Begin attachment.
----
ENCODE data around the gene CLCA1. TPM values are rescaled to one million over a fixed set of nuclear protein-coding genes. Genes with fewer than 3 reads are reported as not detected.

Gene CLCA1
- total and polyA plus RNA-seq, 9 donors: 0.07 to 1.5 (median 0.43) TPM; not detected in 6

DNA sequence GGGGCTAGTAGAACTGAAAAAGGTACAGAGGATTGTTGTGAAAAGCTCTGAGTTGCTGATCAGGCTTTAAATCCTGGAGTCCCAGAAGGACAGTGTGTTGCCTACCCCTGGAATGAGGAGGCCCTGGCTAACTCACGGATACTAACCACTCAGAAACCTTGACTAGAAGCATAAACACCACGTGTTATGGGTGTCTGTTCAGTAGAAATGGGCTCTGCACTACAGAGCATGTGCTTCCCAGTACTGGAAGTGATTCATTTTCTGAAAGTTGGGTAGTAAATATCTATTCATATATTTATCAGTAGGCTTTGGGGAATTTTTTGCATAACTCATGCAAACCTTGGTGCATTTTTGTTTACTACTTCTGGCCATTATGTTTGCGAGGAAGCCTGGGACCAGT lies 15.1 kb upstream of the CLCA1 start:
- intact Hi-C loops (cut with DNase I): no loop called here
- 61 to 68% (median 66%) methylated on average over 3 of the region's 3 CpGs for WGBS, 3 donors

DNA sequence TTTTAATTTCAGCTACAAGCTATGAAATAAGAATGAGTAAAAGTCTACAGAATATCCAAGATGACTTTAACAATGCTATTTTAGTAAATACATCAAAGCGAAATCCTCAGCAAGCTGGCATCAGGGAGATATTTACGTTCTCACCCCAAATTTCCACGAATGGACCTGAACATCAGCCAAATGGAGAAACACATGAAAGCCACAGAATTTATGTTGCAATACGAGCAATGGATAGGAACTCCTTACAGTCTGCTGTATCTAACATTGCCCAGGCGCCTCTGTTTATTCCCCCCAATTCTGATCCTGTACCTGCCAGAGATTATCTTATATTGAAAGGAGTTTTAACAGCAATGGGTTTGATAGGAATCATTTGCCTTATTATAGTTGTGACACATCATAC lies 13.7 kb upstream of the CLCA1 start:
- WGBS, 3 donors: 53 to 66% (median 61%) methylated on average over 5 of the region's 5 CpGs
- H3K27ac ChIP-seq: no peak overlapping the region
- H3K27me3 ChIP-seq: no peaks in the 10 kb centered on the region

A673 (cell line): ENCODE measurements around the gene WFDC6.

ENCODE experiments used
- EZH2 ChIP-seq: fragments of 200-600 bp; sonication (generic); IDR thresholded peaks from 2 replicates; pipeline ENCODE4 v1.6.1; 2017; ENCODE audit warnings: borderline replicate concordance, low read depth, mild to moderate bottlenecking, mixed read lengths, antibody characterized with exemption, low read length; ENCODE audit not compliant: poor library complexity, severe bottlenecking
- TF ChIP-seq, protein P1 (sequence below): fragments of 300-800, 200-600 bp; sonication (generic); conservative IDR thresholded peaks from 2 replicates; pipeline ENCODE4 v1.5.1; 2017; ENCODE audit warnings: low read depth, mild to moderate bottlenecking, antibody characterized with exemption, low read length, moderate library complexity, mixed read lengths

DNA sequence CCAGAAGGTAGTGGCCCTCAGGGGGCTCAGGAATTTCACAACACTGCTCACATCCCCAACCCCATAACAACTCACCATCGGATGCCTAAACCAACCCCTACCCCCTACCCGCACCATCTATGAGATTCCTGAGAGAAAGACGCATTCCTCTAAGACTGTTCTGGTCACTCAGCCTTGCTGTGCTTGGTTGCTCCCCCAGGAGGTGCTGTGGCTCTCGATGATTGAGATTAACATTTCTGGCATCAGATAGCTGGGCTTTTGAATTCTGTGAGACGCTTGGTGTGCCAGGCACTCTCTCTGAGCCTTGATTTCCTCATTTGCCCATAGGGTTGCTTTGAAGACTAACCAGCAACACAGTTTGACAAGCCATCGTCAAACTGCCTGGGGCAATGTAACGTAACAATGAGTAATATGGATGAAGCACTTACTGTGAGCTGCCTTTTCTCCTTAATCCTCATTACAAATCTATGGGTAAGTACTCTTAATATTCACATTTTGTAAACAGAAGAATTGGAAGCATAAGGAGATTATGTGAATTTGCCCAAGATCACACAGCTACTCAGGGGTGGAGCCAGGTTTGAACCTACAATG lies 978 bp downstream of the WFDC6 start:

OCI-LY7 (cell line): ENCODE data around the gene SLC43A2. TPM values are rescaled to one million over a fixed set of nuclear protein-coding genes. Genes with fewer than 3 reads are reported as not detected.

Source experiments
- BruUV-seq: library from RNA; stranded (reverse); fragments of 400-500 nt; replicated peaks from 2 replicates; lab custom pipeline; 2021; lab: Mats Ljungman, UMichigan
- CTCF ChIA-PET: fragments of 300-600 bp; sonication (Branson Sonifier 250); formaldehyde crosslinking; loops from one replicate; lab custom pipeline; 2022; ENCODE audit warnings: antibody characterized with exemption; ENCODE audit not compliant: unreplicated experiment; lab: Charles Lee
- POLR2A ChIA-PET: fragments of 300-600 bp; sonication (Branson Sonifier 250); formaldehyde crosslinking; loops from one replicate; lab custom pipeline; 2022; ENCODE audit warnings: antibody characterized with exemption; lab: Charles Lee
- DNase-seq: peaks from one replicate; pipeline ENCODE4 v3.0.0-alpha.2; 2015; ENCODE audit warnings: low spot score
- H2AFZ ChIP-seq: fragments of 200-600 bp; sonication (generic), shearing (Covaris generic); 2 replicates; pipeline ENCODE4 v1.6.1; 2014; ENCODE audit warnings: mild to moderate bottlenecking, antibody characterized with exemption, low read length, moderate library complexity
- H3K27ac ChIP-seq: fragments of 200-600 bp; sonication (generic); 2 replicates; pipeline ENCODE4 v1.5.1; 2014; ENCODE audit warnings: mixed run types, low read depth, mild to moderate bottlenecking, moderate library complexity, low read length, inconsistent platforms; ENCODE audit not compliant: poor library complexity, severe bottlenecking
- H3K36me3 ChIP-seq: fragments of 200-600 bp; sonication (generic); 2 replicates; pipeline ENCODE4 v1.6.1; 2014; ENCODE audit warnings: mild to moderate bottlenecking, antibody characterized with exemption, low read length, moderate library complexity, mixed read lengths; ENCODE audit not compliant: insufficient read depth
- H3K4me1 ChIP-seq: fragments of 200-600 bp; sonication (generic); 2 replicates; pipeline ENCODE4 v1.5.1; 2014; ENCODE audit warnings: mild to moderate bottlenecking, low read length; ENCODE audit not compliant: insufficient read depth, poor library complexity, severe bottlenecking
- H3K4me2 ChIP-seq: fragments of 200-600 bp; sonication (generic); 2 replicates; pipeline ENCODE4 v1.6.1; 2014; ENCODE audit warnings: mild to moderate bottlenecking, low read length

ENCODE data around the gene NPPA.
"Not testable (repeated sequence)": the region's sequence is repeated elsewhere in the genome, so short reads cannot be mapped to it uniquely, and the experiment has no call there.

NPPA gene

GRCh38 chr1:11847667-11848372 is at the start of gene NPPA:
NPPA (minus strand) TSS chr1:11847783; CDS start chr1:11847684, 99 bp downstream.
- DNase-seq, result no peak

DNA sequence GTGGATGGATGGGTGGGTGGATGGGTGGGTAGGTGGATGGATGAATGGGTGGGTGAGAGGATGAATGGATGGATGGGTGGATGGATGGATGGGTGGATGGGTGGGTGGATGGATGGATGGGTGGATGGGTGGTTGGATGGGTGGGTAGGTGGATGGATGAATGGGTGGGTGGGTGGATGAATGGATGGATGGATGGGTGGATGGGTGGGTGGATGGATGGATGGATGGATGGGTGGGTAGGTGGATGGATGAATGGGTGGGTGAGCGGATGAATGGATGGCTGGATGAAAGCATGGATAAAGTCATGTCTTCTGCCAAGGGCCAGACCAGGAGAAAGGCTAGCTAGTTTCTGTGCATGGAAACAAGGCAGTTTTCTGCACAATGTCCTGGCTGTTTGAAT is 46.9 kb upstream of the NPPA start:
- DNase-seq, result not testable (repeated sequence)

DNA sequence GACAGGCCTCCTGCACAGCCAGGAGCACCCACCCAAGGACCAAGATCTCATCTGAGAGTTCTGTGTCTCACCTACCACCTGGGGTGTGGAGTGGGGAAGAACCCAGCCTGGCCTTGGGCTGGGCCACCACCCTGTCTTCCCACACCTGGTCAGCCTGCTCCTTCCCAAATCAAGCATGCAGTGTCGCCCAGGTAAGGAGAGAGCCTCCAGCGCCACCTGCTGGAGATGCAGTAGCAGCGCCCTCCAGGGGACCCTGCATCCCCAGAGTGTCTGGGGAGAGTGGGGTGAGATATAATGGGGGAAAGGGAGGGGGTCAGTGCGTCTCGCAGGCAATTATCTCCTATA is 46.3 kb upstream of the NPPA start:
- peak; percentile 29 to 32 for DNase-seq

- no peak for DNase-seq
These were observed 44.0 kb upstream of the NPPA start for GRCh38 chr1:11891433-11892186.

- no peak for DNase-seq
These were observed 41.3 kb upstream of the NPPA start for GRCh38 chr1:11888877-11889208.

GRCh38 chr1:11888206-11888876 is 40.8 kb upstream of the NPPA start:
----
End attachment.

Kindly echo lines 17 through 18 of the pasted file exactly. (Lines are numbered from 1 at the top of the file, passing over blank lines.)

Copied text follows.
Source experiments
- BruUV-seq: library from RNA; stranded (reverse); fragments of 400-500 nt; replicated peaks from 2 replicates; lab custom pipeline; 2021; lab: Mats Ljungman, UMichigan